Browse Publications Technical Papers 2022-37-0030

Development of a Total Cost of Ownership Model to Compare BEVs, FCEVs and Diesel Powertrains on Bus Applications 2022-37-0030

The electrification trend is accelerating and is driven by legislation to achieve European CO2 emissions fleet targets (electrified vehicle shares 35% to 45% will be required in 2030). Over the next 10 years, all the cities will face these challenges developing smart mobility and green transport solutions, forcing the politicians to diversify and re-mixing the investment. Besides Internal Combustion Engine (ICE), propulsion types will include Plug-in Hybrid Electric Vehicles (PHEVs), fully Battery-powered Electric Vehicles (BEVs), and Fuel Cell Electric Vehicles (FCEVs). OEMs need to make strategic decisions today regarding their powertrains and fuel options.
This paper develops a bottom-up cost methodology to evaluate the Total Cost of Ownership (TCO) of a 12-Meter city BUS, that can be applied to different Hardware/Powertrain/Fuel/Market combinations. This methodology may be used to compare Diesel BEV and FCEV Powertrains for different BUS applications (Urban, Extra Urban and GT) too. The analysis compares the economic factors in terms of (TCO) for each of the above-mentioned powertrains, in a timespan from 2023 to 2030. The calculation is based on features such as price of fuel (electricity, hydrogen and Diesel), technology cost (batteries and fuel cell stack), mileage requirements, efficiency improvements, depreciation, maintenance (without external funding and CO2 incentives).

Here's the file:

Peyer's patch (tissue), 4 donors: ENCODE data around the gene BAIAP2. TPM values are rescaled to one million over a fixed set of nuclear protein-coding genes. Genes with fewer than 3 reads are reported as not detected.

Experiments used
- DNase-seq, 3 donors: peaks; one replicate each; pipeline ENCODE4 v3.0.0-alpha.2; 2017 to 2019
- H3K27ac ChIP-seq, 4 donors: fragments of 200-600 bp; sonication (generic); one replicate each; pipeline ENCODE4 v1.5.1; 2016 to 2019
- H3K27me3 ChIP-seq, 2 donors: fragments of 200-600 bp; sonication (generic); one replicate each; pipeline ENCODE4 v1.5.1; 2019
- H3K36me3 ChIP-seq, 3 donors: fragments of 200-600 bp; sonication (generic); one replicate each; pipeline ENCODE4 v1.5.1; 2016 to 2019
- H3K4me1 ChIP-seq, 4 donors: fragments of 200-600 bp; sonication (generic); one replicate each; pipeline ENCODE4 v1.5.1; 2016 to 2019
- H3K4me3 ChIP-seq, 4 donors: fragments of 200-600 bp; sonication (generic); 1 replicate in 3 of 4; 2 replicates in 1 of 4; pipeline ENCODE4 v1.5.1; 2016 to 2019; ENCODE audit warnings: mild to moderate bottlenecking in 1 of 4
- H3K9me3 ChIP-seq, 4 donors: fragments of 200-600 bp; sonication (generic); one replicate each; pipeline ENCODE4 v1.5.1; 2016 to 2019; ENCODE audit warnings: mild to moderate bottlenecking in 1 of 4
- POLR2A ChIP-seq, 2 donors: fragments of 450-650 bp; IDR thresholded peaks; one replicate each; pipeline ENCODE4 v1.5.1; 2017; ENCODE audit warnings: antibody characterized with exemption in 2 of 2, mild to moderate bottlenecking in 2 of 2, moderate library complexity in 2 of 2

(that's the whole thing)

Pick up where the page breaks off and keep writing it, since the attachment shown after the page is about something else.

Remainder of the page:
Depending on the specific Bus application, the TCO results for BEV shows a variable cost decrease until the 2030, that is not compensated by conventional Diesel Bus. In fact, technological advances in batteries (in terms of power density), will make BEVs increasingly competitive. The TCO results for FCEV show instead, a similar trend compared to BEVs but with slower cost decrease until the year 2030.
The competitiveness of FCEVs is strongly influenced by the H2 price at the pump (linked to green electricity cost and electrolyzers efficiency) and by the vehicle range that will provide a positive TCO for longer mileage applications.


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